2. d ? SLx,d
    3. Any two semantical equivalence sets of Lx are necessarily disjunct
      • If z ? SLx,e were also z ? SLx,d then every member of SLx,e would be in SLx,d and vice versa and thus SLx,d = SLx,e
  10. A language Ly is a semantical superlanguage of Lx iff ?d ( d ? MLx ? By(d) = Bx(d) )
    1. For all documents produced by Px, Py behaves the same as Px
      • Equivalence in this case should be decided based on Lx; if Ly makes behavioural distinctions which are not mentioned in Lx, behaviour is still the same as far as Lx is concerned
    2. It follows: ?d ( d ? MLx ? ?SLy,d ( SLy,d ? ELy ? ( SLx,d ? MLx ) ? SLy,d ? By(d) = Bx(d) ) )
      • For any document produced by Px, the part of its semantical equivalence set which Px can actually produce, is a subset of the semantical equivalence set of Py for this document
    3. For all d ? ELx ? d ? MLx there may be many equivalence sets in Ly for which By(d) ? Bx(d)
      • In other words: for documents accepted but not produced by Px, Ly may define additional behaviours
    4. Lx is a semantical sublanguage of Ly iff Ly is a semantical superlanguage of Lx
  11. A language Ln+1 is semantically backward compatible with Ln iff Ln+1 is a semantical superlanguage of Ln and Ln+1 is a successor of Ln
    1. An old sender may expect a newer, but semantically backward compatible, receiver to behave as the sender intended
    2. A language Ln is semantically forward compatible with Ln+1 iff Ln+1 is a semantical sublanguage of Ln and Ln+1 is a successor of Ln
    3. Semantic forward compatibility is only possible if a language loses semantics; i.e. it’s processors exhibit less functionality, and produce less diverse documents
    4. A processor cannot understand what it does not know about yet

More Compatibility Flavours

See also my previous posts on this issue.

So we’ve got backward and forward compatibility, and syntactical and semantical compatibility. (Quick recapture: Backward compatibility is the ability to accept data from older applications, forward compatibility the ability to accept data from newer applications. Syntactical compatibility is the ability to successfully (i.e. without raising errors) accept data from other version applications, semantical compatibility the ability to understand data from other version applications.)

So what else is there?

Noah Mendelsohn made clear to me one has to distinguish language and application compatibility.

Let’s see what this means when looking at syntactical and semantical compatibility. A language L2 is syntactically backward compatible with an earlier language L1 if and only if every L1 document is also an L2 document. Or to rephrase it: if and only if an application built to accept L2 documents also accepts L1 documents. Or (the way I like it): if and only if the set of L1 documents is a subset of the set of L1 documents:

L1 is a subset of L2

And of course L2 is forwards compatible with respect to L1 if, and only if, every L2 document is also a L1 document:

L2 is a subset of L1

This makes it quite clear that if L2 is both backward and forward compatible with respect to L1, both of the above diagrams apply, so L2 = L1:

L2 is L1

But this flies in the face of accepted wisdom! Of course both backward and forward compatibility is possible! HTML is designed to be forward compatible, is it not, through the mechanism of ‘ignore unknown tags’. And two HTML versions of course can be backward compatible, if HTMLn+1 supports everything HTMLn does. Yet the above diagrams speak for themselves as well. The distinction between language and application compatibility offers the solution. The diagrams only are about syntactical language compatibility. The HTML forward compatibility mechanism is about applications as well: HTML instructs browsers to ignore unknown markup. So the HTML compatibility mechanism is about browser, ergo application behavior.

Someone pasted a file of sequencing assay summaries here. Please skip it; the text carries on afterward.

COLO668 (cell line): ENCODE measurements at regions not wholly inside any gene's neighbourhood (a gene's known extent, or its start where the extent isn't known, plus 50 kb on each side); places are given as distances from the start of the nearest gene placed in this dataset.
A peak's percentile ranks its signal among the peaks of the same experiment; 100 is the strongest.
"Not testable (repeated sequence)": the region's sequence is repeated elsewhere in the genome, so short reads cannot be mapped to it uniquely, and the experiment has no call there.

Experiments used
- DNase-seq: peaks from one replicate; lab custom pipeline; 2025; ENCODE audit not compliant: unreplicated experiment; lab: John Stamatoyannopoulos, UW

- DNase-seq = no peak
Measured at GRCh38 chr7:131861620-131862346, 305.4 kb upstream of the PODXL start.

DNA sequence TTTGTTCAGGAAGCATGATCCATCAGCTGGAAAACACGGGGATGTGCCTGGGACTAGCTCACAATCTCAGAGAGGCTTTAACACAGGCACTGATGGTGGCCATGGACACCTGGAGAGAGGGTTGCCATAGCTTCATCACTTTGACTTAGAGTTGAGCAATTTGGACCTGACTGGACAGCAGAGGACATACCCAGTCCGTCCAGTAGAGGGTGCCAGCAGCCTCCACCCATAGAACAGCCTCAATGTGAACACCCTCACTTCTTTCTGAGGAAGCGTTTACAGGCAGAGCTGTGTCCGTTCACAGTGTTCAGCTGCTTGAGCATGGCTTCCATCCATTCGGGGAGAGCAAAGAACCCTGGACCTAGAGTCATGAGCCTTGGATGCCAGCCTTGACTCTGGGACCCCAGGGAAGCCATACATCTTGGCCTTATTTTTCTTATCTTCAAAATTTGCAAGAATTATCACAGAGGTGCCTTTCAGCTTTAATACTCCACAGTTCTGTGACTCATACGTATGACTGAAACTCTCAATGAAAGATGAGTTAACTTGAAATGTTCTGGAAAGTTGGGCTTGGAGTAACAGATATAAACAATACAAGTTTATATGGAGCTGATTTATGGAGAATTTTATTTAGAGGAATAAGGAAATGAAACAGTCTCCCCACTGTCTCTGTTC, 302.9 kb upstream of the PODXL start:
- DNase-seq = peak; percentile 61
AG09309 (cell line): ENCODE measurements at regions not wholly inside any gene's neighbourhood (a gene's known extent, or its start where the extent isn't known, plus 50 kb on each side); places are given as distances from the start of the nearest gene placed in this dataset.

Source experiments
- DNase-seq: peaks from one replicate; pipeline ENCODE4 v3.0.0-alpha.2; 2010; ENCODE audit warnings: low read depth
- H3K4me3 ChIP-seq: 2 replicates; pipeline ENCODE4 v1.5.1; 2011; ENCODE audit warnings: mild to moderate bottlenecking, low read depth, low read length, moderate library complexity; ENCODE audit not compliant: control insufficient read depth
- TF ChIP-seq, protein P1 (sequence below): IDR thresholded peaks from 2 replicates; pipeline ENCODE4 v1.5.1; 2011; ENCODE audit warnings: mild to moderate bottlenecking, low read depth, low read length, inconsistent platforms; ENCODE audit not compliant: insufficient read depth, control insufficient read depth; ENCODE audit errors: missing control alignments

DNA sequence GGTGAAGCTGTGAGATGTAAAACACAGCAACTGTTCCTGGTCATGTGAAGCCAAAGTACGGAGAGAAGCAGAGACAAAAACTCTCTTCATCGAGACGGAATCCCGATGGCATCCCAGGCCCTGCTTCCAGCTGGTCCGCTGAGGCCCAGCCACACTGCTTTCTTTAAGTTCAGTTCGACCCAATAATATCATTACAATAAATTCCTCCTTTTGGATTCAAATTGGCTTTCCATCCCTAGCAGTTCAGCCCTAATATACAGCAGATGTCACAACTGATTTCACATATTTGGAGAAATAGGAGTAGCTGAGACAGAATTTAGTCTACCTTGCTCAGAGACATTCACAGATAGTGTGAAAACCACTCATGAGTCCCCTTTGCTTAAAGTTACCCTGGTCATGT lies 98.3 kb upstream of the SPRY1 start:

HTML tells HTMLn browsers to accept all L2 (HTMLn+1) markup (and ignore it), and to accept all L1 (HMTLn) markup, and – not ignore, but – process it. (“If a user agent encounters an element it does not recognize, it should try to render the element’s content.” – HTML 4.01) Now this sounds familiar – that’s syntactical versus semantical compatibility, isn’t it? So HTML makes forward compatibility possible through instructing the application – the browser – to syntactically accept future versions, but semantically ignore them. The n-version browser renders n+1 element content, but has no idea what the tags around it mean (render bold and blue? render indigo and italic? render in reverse?).

Summing up: there is no such thing as two (different) languages L2 and L1 which are both back- and forward compatible. There is such a thing as two applications A1 (built for language L1) and A2 (built for L2) which are both back- and forward compatible: A1 must ignore unknown L2 syntax, and A2 must accept and process all L1 syntax and semantics:

A2 back- and forward compatible wrt A1

(Yes, and to be complete, this is a rewrite of an email list submission of mine, but vastly improved through discussions with Noah Mendelsohn and David Orchard, who may or may not agree with what I’ve said here…)

Syntactical and Semantical Compatibility

In a previous post I summarized some concepts from David Orchard’s W3C TAG Finding ‘Extending and Versioning Languages‘. Now I’ll make things complicated and talk about syntactical and semantical compatibility.

When I send you a message we can distinguish syntactical compatibility and semantical compatibility. We have syntactical compatibility when I send you a message and you can parse it – there is nothing in the content which makes you think: I cannot read this text. Semantical compatibility is about more than just reading: you need to the understand the meaning of what I’m sending you. Without syntactical compatibility, semantical compatibility is impossible. With syntactical compatibility, semantical compatibility is not guaranteed, it comes as an extra on top of syntactical compatibility.